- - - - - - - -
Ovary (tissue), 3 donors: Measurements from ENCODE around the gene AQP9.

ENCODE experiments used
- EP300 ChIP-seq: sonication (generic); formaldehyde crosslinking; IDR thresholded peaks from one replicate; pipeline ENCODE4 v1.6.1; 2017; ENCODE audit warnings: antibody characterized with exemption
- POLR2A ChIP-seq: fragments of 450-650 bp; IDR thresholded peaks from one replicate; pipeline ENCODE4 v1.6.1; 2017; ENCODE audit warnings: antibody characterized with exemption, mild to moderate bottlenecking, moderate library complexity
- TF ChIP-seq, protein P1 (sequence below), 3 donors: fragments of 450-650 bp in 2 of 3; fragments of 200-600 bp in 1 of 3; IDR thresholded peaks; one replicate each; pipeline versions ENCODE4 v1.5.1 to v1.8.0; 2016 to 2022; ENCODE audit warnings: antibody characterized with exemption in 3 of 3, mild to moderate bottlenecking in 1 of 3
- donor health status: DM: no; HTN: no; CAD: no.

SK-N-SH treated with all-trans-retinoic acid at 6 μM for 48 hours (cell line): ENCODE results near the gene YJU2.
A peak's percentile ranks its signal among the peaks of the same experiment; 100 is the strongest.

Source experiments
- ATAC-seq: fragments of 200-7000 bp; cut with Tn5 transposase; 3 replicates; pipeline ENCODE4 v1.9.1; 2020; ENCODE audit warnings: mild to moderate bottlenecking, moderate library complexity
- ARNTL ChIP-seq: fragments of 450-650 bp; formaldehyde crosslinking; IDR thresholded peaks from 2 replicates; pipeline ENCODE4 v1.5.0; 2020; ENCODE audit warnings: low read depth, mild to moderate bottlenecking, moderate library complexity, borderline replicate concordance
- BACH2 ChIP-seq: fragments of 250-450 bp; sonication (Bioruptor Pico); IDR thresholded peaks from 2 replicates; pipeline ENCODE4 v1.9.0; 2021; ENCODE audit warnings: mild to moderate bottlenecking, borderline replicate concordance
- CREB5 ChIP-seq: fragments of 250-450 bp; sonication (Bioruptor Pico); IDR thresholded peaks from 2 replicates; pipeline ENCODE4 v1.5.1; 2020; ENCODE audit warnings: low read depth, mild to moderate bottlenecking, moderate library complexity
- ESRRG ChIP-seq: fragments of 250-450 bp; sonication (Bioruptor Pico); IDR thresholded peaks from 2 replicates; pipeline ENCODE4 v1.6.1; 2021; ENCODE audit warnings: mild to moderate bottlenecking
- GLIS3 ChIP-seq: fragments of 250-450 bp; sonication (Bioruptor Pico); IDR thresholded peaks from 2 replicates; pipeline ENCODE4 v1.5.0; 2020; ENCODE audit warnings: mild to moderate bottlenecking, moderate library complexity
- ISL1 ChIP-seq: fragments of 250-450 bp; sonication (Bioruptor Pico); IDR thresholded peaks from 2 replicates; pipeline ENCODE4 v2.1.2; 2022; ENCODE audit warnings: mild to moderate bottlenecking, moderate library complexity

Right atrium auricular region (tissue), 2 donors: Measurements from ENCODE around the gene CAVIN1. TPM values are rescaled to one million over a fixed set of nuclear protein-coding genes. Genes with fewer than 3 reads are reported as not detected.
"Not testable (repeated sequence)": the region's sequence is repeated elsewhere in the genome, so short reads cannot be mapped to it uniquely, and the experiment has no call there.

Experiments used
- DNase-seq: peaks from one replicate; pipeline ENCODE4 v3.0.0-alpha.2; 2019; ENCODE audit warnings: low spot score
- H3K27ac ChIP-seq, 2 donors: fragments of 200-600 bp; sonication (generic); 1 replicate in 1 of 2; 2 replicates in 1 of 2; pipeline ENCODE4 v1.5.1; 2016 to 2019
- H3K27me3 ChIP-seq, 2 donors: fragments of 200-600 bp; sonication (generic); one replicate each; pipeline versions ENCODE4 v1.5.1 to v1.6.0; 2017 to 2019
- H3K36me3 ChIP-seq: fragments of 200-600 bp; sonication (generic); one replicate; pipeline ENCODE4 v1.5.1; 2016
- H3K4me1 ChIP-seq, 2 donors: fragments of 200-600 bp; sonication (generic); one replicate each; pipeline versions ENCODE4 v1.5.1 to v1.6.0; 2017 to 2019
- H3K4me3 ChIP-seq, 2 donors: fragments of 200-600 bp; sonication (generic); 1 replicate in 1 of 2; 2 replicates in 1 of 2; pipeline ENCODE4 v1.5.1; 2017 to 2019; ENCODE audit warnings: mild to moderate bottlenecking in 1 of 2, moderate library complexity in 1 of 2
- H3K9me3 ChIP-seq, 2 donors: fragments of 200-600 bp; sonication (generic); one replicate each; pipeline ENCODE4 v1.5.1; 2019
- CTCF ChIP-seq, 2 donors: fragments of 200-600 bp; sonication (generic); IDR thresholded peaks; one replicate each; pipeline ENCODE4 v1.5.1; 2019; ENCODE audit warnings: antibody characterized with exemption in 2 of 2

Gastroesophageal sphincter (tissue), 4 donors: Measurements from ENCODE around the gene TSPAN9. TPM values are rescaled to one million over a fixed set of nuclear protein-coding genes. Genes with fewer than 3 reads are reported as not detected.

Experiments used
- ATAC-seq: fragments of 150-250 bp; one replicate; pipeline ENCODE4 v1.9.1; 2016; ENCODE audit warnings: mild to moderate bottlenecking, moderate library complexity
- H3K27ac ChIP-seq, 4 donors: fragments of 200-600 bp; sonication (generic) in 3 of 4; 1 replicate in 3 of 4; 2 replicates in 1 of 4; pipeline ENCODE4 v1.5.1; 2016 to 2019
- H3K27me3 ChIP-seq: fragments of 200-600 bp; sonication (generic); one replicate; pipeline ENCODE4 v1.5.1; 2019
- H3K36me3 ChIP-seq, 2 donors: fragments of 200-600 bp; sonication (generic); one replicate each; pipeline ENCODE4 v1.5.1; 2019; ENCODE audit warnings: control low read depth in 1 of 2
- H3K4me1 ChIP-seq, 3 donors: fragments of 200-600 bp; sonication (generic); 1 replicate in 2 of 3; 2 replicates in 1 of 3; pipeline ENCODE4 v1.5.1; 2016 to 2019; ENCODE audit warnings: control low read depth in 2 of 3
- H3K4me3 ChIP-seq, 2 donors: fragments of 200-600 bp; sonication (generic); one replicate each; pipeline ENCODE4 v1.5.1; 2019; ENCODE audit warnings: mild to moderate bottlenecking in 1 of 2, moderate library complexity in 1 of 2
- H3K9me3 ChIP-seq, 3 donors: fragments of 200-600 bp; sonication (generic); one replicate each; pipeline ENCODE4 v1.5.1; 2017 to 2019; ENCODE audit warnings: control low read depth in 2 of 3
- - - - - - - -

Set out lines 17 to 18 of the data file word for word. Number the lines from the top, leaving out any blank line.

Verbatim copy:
Right atrium auricular region (tissue), 2 donors: Measurements from ENCODE around the gene CAVIN1. TPM values are rescaled to one million over a fixed set of nuclear protein-coding genes. Genes with fewer than 3 reads are reported as not detected.
"Not testable (repeated sequence)": the region's sequence is repeated elsewhere in the genome, so short reads cannot be mapped to it uniquely, and the experiment has no call there.